With the uptick of serial killings by demented murderers and its migration to the young and innocent comes a flurry of activity within the Beltway. The targets: guns and violent video games.

To be fair, mental health is also in the crosshairs, but if history is a guide, the ruling class will go for the low-lying fruit, efficacy be damned. I’ve discussed the mixed data regarding increasing gun regulations before, so let’s focus on video games.

Like many others, I assumed that violent computer games would take a toll on civilized behavior in the at-risk segment of society. The general consensus, which I bought into, is that they are “desensitizing.” In fact, a few years ago I wrote a speculative short fiction piece I’ve posted here that takes place in the near future to drive home the point. It just makes sense. Unfortunately, we often learn that intuition, when subjected to empiric scrutiny, is just plain wrong. I’ve read reports that FBI data show a decline in gun violence by about 15% since 2002. If this is true, then it’s hard to reconcile with the hypothesis that these games stimulate violent impulses in those so inclined. In fact, one could argue that they provide a safe outlet to vent aggressive behavior. Perhaps some of the billions of dollars we waste every year in useless programs might be better spent studying this in state and local venues before implementing “feel-good” legislation on a national scale. Just saying.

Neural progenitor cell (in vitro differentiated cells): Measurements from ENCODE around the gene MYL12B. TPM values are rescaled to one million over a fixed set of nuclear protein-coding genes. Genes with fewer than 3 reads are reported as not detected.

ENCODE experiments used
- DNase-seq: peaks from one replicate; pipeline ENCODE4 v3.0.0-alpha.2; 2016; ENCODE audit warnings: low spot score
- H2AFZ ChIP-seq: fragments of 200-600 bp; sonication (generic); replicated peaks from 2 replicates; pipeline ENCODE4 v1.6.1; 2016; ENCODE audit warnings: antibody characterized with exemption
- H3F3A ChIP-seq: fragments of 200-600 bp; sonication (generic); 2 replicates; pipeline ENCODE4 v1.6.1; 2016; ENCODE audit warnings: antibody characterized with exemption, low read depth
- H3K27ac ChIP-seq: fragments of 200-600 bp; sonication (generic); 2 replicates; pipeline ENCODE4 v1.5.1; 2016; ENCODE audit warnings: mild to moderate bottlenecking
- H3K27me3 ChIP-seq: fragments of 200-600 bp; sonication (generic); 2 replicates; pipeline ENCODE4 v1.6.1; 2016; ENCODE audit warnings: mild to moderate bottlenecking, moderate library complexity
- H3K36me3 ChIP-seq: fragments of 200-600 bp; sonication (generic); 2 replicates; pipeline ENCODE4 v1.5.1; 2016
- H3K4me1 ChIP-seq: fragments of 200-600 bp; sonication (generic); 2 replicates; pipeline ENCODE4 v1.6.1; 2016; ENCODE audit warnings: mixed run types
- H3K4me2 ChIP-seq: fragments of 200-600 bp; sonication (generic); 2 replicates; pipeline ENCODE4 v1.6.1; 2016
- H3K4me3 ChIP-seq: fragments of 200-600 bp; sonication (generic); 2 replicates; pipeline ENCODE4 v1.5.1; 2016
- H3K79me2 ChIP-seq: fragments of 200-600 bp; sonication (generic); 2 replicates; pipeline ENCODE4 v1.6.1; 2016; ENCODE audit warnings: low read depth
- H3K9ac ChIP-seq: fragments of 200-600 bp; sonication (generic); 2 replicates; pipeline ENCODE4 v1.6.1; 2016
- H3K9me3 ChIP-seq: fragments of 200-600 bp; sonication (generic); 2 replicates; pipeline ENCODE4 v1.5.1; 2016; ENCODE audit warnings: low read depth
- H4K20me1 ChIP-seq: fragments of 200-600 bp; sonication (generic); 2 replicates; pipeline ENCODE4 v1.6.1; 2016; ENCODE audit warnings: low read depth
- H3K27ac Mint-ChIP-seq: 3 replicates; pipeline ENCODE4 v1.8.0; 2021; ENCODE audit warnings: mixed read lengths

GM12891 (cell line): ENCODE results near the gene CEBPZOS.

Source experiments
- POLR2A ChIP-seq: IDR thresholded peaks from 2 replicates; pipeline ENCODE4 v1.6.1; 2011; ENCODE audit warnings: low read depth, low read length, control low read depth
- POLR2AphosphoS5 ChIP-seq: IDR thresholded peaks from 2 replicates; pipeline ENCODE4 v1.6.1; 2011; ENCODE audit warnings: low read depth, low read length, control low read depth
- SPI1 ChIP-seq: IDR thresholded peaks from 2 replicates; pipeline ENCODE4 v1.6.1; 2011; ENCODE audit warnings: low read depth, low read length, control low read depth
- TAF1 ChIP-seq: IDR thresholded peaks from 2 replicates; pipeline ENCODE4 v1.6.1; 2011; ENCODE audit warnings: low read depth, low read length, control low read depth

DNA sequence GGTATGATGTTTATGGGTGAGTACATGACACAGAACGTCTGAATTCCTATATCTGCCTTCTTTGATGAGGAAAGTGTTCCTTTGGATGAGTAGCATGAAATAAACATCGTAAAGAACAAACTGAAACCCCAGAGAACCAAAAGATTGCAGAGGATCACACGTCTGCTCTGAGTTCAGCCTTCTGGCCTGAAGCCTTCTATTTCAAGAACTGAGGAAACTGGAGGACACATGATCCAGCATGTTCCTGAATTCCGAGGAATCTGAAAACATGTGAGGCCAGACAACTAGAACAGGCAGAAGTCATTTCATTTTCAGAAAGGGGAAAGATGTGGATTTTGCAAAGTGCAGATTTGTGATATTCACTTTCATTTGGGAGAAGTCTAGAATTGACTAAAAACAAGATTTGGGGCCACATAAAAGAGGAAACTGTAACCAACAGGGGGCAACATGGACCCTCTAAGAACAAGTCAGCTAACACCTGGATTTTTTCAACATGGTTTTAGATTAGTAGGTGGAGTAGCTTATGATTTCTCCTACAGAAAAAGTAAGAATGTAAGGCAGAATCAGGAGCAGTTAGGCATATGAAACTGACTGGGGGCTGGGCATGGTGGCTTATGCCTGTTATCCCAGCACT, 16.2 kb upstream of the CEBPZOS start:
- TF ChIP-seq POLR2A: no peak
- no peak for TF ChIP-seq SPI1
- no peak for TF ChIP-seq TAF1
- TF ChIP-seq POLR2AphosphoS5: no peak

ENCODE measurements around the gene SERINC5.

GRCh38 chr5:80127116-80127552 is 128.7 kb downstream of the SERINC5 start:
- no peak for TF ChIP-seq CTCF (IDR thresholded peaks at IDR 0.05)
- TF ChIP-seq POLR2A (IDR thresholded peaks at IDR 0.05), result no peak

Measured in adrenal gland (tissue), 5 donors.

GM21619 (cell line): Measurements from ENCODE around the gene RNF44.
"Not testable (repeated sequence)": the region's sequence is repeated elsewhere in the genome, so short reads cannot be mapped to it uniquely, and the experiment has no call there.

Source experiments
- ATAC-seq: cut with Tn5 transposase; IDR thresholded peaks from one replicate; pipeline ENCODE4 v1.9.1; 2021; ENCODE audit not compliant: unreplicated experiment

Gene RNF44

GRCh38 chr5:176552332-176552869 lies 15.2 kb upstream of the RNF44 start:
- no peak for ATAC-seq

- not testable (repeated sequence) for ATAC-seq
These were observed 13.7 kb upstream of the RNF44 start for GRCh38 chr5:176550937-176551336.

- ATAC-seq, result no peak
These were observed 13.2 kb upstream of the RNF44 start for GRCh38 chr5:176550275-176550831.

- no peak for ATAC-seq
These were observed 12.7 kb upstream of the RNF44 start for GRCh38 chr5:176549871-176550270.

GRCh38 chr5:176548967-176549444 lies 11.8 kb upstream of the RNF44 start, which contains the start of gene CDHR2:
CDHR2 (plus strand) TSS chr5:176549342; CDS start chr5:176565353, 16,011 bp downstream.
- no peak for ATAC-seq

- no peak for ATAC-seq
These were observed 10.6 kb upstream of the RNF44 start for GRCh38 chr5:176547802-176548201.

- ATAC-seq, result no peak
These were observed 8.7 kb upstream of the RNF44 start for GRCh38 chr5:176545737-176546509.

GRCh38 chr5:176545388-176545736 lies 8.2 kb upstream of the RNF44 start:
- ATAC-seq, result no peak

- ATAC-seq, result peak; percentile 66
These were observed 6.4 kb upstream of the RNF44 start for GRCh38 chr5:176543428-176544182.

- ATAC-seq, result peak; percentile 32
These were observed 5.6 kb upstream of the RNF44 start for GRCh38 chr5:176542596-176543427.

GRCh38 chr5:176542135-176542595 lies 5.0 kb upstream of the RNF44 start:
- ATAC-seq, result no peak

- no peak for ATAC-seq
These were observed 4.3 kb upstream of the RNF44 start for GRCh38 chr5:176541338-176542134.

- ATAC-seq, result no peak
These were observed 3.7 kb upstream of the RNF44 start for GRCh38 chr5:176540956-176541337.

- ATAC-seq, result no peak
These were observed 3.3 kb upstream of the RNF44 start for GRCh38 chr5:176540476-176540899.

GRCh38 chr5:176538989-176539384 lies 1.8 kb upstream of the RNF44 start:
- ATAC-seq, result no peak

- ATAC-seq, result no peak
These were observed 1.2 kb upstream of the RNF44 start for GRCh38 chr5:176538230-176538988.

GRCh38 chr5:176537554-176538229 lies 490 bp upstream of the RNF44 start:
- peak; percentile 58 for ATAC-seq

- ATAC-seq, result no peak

Don’t expect scientific scrutiny to be applied vigorously to social issues in advance of legislation any time soon. Elected officials don’t need to be right; they only need to appear to be doing something that seems useful and altruistic. By the time the failures or unintended consequences of (perhaps) well-intentioned but misguided legislation surface, the authors are either on to their next gig or fertilizing the planet. With our short memories and the reams of new, increasingly complex laws creeping into every aspect of our lives, we rarely assign responsibility to the offending individuals after the fact. So the standard that’s evolved is: If it feels good, and looks great, legislate.

It’s called playing the game.


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